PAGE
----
Today I am going to share with you 10 principles of successful investing.

1. Build a solid foundation before investing.

Pay off all debt and build an emergency fund of 3-6 month’s worth of your expenses before you start investing.

An emergency fund helps protect your investment portfolio by providing you with margin and liquidity (the ability to easily access funds when you need them).

2. Invest for the long-term.

In investing, time is your ally.

Historically, the longer the holding period, the less risk of a permanent loss.

Between 1928 and 2015, the S&P 500 index had a gain in 72% of the 1-year periods, 86% of the 5-year periods, 93% of the 10-year periods, 99% of the 15-year periods
and 100% of the 20-year periods.

Since the market has historically experienced a loss every 3 ½ years on average, you should not invest funds you will need in the short-term, otherwise you may experience a permanent loss when you go to access those funds.

3. Understand the power of compound interest.

Compound interest is when you earn interest on both your original investment (principal) and the previous interest you earned.

It is a mathematical explosion. Be very clear about the opportunity cost of spending money now vs. making regular investments over time, so you can appropriately balance the two.

A wise investor, Charles D. Ellis, said “time is Archimedes’ lever in investing.”

4.  Risk and expected return always go together.

Two key risks in investing are:

volatility (short-term) and inflation (long-term).

Investments such as CD’s have lower short-term volatility but also lower expected returns, and hence are more susceptible to the insidious effects of inflation over time.

Investments such as stocks have higher short-term volatility but also higher expected returns and hence offer a better chance of the growth needed to keep ahead of inflation.

It is critical to create an investment plan for your unique situation that appropriately balances between volatility and expected return.

5.  Don’t put all your eggs in one basket.

Diversify your portfolio with asset allocation.

It’s important to diversify both within and across asset classes.

An example of diversifying within an asset class would be to purchase stock in multiple companies rather than a single company.

Many ETF’s are good for this kind of diversification.

An example of diversifying across different asset classes would be to have some investments in stocks, some in bonds and some in real estate.

You can further benefit from diversification within each of these asset classes (for example large-cap vs. small-cap stocks, domestic vs. international stocks, short-term vs. intermediate-term bonds, etc.).

A properly diversified portfolio has historically resulted in lower risk vs. return.

6.  Fees matter

There can be many different fees associated with investing.

There are ongoing management fees for a mutual fund or ETF.

If your fund has higher portfolio turnover as a result of an active management strategy, you’ll pay for higher trading costs and probably more in taxes as well.

And, if you hire an investment advisor, you’ll pay them a fee too (often as a % of the value of your portfolio).

Even though you do not see the money leaving your bank account, all of these fees are paid with real dollars (your dollars!) being extracted from the value of your investment portfolio.

The compounding of costs can have a corrosive effect on your portfolio over time, eroding away its value.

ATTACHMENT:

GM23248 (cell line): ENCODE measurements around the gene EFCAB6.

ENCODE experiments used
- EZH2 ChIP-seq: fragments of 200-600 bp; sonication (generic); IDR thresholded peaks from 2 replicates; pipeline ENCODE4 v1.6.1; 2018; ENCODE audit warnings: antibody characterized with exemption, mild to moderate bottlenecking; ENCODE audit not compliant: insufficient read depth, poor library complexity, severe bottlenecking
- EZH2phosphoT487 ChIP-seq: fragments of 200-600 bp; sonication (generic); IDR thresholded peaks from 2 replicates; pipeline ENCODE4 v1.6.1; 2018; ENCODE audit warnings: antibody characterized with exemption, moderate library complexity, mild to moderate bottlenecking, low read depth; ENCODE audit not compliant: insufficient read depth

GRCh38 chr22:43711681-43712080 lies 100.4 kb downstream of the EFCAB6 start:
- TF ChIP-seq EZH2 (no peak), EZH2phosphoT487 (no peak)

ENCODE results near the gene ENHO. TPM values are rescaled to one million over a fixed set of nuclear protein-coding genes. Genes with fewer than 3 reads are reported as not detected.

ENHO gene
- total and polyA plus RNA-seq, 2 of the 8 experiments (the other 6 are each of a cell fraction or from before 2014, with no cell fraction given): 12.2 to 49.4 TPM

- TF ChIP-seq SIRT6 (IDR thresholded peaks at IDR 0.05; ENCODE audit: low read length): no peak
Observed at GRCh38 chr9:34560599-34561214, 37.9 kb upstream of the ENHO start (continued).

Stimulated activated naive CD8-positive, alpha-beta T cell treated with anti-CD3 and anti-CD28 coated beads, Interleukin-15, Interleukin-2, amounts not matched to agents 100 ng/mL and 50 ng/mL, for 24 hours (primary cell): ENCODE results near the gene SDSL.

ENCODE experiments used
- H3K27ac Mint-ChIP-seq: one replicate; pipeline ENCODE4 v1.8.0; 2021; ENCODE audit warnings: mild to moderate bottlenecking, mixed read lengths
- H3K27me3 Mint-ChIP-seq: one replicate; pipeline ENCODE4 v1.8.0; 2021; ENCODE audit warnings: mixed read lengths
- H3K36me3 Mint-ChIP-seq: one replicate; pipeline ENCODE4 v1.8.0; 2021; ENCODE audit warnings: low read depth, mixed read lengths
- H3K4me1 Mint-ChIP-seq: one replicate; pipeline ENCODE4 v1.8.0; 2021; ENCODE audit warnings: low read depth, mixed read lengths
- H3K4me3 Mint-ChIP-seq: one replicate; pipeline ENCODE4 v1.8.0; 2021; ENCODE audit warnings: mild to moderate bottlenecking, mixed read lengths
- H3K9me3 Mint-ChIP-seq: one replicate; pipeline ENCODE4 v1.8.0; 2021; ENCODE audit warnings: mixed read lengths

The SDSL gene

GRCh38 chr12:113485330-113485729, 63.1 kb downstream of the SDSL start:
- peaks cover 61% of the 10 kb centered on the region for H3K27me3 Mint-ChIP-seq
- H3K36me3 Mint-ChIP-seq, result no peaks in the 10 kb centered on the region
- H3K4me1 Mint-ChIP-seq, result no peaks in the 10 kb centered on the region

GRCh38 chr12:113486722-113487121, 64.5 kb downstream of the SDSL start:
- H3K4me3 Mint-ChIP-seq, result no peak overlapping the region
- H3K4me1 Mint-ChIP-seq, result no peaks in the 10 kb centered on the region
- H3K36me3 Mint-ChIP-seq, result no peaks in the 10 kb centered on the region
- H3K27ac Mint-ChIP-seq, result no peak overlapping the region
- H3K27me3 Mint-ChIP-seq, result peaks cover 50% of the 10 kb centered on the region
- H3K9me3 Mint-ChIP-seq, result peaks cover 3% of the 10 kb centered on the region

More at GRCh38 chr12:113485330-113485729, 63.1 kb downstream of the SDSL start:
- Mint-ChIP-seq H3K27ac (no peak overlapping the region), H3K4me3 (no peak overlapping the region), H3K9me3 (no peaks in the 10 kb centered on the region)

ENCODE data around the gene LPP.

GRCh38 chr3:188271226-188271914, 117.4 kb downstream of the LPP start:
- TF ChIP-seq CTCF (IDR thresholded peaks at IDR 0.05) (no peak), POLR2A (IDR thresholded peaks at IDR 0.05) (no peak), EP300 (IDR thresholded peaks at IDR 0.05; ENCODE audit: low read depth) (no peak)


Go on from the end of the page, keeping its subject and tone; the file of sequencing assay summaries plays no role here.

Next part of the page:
Numerous studies have shown that it is not past performance but low costs that are the best predictor of future (relative) fund returns.

I recommend a long term buy-hold- rebalance strategy which uses low-cost, no-load index funds, coupled with the services of an investment advisor that charges for their time to help design, and if desired manage, your investment portfolio.

7.  Take a simple but strategic approach.

Investing doesn’t have to be complicated.

You can create a very well-diversified portfolio that is easy to implement and maintain using a handful of low-cost index funds.

Create an appropriate strategic asset allocation (based on your unique situation), and then regularly rebalance to your strategic targets (I recommend annually).

Using a simple, strategic approach increases the chances of sticking to your plan in volatile times, reduces your costs, gives you your fair share of the market returns, and takes less time and energy (so you can focus more on what’s really important in life).

8.  Don’t invest in something you don’t understand.

You should be able to explain what you are investing in to someone else.

If you can’t, don’t do it.

Too many people have been separated from their money by a complicated investment they didn’t understand.

Complicated investments, while they may seem sophisticated, most often favor the issuer and/or manager of the investment, and not the investors.

9.  Never invest using borrowed money.

While leverage (borrowing to invest) does increase the possibility of a big gain, it also increases the probability of a big loss, which you probably can’t afford.

Use time to your advantage, don’t try to get rich quick, steady plodding is the best way. Remember the tortoise and the hare.

10. You aren’t going to get rich overnight through investing.

A proper investment is one that has at least a five-year horizon.

Said another way…

Any investment that can double your money in a month is likely risky.

You could lose all your money just as quickly.

If you don’t adjust your thinking in line with this, chances are you’ll end up losing a lot of money.
Ignore what’s happening right now.

The market moves today are not relevant to your long-term goals.

People who want the daily excitement of winning or losing end up gambling and that’s a sure way to lose money.